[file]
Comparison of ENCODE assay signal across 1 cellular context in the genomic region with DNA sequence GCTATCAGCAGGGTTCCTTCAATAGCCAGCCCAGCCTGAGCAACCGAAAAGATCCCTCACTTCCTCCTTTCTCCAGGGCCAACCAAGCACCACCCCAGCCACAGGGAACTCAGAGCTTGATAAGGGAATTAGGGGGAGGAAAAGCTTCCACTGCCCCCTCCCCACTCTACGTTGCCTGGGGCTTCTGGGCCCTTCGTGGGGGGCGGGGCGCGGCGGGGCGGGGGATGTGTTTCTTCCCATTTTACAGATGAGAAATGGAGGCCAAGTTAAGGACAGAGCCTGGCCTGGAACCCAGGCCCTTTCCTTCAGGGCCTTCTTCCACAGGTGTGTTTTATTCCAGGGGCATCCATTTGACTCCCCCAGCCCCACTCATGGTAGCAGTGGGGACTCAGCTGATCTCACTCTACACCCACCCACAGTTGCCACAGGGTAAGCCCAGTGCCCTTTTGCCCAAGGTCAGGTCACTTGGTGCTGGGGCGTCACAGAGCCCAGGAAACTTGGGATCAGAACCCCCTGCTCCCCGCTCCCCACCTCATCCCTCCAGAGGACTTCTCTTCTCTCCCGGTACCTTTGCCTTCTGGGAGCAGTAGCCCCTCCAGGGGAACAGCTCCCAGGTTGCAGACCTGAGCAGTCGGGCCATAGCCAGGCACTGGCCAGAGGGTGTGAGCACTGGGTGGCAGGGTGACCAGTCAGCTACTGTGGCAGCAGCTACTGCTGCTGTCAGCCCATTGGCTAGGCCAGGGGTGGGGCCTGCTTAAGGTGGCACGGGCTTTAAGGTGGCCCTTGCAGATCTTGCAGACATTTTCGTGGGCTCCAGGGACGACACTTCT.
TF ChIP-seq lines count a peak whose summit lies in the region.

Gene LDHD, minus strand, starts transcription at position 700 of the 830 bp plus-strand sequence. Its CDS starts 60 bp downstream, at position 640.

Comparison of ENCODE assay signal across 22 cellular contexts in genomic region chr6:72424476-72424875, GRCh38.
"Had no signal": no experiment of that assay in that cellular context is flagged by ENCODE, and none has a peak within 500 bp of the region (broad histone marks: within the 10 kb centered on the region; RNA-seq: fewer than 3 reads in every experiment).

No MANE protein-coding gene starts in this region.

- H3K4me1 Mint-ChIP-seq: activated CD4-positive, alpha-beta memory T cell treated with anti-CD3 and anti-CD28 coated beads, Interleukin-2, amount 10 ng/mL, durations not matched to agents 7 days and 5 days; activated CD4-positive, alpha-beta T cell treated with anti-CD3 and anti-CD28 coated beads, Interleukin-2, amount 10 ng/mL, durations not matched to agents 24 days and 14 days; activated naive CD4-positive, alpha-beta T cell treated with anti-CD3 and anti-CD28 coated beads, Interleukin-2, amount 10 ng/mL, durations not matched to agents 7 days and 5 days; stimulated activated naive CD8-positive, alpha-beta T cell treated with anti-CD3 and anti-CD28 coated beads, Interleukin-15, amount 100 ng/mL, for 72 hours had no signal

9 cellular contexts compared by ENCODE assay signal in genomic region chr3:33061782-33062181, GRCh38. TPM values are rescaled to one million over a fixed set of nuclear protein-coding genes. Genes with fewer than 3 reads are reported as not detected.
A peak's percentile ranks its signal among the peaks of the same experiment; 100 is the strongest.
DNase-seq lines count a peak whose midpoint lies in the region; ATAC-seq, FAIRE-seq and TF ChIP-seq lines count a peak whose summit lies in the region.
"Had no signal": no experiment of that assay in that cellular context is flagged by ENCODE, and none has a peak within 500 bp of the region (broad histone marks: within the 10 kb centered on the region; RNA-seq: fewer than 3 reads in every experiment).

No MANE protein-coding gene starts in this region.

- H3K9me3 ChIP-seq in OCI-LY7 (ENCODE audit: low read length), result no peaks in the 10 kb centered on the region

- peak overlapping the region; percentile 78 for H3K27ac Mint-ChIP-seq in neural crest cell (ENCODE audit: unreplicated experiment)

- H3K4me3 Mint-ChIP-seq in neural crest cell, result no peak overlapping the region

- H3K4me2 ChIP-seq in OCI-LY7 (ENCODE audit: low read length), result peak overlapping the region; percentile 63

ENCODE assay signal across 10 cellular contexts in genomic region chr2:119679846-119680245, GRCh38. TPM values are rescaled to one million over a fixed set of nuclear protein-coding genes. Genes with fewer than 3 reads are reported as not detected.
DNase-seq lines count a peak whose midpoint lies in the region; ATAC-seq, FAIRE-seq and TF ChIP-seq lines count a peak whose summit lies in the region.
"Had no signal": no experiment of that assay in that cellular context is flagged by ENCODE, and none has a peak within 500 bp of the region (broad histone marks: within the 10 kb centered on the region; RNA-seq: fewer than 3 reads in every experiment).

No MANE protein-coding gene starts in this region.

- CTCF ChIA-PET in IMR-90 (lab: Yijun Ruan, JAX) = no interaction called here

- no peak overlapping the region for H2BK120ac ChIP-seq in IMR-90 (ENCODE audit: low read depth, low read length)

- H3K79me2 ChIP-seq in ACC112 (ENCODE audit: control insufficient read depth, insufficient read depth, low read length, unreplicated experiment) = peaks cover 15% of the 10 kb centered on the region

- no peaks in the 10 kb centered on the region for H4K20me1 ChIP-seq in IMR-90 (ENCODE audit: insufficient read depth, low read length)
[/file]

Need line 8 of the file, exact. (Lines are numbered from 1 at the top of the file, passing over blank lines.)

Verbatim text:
9 cellular contexts compared by ENCODE assay signal in genomic region chr3:33061782-33062181, GRCh38. TPM values are rescaled to one million over a fixed set of nuclear protein-coding genes. Genes with fewer than 3 reads are reported as not detected.